Livestock, Livelihoods and Health is an interdisciplinary research programme exploring diseases that can be transmitted from wild or domesticated animals to people (known as zoonoses). Fieldwork is taking place in the Arusha region of northern Tanzania.
Zoonoses affect the health of people and animals, can damage development prospects and add to the poverty burden of developing countries. The Livestock, Livelihoods and Health programme comprises three inter-connected research projects which seek to increase our understanding of:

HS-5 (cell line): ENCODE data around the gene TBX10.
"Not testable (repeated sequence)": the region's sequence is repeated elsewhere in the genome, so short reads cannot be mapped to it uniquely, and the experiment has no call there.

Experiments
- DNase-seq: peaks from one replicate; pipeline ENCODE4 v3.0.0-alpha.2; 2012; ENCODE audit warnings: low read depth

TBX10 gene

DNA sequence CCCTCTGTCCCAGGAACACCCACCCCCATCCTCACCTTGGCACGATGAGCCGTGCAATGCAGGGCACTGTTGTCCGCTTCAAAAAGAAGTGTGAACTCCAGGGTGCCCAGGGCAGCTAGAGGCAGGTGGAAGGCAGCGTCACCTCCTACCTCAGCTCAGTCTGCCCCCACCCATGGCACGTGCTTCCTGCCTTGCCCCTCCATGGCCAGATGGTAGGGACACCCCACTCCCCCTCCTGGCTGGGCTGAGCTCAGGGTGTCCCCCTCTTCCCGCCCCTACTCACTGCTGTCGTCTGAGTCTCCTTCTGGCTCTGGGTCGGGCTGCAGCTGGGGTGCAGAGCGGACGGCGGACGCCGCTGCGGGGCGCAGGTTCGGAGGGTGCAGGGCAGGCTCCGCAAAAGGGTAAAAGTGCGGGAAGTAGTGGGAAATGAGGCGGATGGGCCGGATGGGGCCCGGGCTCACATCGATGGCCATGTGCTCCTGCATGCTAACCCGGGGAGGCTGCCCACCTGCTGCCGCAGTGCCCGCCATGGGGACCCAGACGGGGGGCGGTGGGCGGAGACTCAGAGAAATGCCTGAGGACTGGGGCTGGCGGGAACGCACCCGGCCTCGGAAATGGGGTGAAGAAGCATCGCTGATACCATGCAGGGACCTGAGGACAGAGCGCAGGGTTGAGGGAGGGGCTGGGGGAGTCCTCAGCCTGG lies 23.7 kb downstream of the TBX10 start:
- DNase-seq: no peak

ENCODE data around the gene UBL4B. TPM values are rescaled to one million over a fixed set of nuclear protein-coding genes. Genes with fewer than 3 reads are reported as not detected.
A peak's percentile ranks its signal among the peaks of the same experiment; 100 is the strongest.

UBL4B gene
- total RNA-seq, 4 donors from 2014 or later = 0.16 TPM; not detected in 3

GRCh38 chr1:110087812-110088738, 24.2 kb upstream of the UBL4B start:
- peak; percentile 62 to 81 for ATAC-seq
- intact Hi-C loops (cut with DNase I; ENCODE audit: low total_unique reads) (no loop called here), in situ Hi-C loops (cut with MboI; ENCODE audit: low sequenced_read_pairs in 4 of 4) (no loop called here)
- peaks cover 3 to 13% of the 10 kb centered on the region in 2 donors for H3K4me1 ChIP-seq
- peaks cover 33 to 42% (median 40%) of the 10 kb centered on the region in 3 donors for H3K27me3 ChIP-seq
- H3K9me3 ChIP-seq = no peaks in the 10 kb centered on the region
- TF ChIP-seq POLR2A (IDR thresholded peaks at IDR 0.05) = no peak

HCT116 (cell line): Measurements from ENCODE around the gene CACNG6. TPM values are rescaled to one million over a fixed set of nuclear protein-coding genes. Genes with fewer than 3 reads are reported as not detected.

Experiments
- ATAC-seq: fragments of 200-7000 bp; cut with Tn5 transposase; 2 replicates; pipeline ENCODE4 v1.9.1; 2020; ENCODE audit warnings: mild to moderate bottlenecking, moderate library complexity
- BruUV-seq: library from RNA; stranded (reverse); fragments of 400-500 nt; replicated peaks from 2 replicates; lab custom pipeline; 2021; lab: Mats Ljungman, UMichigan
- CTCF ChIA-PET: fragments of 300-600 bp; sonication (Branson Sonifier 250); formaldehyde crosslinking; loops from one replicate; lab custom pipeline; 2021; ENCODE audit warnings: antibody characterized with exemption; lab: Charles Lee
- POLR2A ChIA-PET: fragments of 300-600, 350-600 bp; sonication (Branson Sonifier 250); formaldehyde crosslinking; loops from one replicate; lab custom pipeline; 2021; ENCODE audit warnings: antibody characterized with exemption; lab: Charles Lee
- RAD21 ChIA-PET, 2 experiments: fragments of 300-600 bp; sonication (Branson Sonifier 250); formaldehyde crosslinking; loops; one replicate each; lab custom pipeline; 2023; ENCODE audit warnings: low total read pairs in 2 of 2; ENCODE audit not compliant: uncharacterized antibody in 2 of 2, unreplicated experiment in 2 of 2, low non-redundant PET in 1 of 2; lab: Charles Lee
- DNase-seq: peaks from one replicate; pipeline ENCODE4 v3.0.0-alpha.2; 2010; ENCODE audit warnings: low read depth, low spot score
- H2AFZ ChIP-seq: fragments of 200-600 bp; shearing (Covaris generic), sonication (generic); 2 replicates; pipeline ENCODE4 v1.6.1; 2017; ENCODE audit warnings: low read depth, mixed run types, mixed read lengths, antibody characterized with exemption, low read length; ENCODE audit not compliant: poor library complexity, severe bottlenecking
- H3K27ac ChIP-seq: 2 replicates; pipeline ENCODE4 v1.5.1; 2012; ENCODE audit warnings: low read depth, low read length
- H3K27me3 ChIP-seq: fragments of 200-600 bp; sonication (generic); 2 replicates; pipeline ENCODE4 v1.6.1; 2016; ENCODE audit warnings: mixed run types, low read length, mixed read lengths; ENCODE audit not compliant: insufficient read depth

- The social, environmental and economic drivers of three zoonotic diseases – brucellosis, Q fever and Rift Valley fever – in livestock and people.
- Zoonotic disease risk from meat, and especially from Campylobacter and non-typhoidal Salmonella.
- The spread and control of brucellosis.
The aim is to provide the evidence base to inform new strategies for zoonotic disease control and elimination.
The programme, led by the University of Glasgow, is funded under the Zoonoses and Emerging Livestock Systems (ZELS) initiative between the UK Department for International Development, the Biotechnology and Biological Sciences Research Council, Economic and Social Research Council, Medical Research Council, Natural Environment Research Council and the Defence Science and Technology Laboratory.